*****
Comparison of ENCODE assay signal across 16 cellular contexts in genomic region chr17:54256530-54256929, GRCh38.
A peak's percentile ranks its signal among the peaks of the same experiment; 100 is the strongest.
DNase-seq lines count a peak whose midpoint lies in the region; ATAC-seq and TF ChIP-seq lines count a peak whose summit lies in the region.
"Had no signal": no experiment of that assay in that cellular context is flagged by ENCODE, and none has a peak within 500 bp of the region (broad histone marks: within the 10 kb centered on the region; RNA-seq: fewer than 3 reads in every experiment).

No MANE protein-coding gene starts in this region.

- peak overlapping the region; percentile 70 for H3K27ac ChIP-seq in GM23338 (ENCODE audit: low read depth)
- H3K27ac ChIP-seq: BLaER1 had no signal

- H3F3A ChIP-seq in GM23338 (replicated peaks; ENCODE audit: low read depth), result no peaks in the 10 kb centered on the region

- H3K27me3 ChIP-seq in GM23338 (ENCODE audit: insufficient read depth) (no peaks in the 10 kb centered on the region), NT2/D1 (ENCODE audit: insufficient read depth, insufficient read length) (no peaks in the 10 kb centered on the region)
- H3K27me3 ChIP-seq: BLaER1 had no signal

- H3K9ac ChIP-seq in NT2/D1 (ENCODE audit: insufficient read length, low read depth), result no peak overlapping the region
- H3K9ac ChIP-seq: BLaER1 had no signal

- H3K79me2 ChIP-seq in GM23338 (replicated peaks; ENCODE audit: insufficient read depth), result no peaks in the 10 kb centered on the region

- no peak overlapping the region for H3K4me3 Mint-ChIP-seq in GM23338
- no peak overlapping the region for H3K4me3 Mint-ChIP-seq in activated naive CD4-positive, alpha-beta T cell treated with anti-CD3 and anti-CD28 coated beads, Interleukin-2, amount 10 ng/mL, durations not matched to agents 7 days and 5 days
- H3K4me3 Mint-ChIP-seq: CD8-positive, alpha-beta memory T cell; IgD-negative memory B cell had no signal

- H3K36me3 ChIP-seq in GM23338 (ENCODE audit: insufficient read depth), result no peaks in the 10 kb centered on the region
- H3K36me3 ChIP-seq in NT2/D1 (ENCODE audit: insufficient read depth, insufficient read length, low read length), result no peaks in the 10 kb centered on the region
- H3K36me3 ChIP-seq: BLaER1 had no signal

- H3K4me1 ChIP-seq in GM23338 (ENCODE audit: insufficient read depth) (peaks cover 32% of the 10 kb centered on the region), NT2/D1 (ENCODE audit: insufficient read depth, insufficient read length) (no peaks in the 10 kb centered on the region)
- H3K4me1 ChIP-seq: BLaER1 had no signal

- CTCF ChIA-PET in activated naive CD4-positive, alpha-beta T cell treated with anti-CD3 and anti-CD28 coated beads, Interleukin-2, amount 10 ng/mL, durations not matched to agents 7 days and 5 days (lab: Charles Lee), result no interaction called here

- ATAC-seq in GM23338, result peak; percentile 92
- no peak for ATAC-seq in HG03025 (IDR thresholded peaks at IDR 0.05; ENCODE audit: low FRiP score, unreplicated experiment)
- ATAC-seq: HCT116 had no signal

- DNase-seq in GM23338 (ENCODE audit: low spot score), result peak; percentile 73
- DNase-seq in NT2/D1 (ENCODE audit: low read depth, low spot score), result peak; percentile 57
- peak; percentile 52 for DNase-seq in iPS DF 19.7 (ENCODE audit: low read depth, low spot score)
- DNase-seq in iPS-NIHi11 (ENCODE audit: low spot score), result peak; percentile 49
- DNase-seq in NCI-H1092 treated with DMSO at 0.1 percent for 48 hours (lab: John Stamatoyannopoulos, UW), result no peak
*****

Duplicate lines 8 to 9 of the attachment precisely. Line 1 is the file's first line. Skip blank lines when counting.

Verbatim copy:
- H3F3A ChIP-seq in GM23338 (replicated peaks; ENCODE audit: low read depth), result no peaks in the 10 kb centered on the region

- H3K27me3 ChIP-seq in GM23338 (ENCODE audit: insufficient read depth) (no peaks in the 10 kb centered on the region), NT2/D1 (ENCODE audit: insufficient read depth, insufficient read length) (no peaks in the 10 kb centered on the region)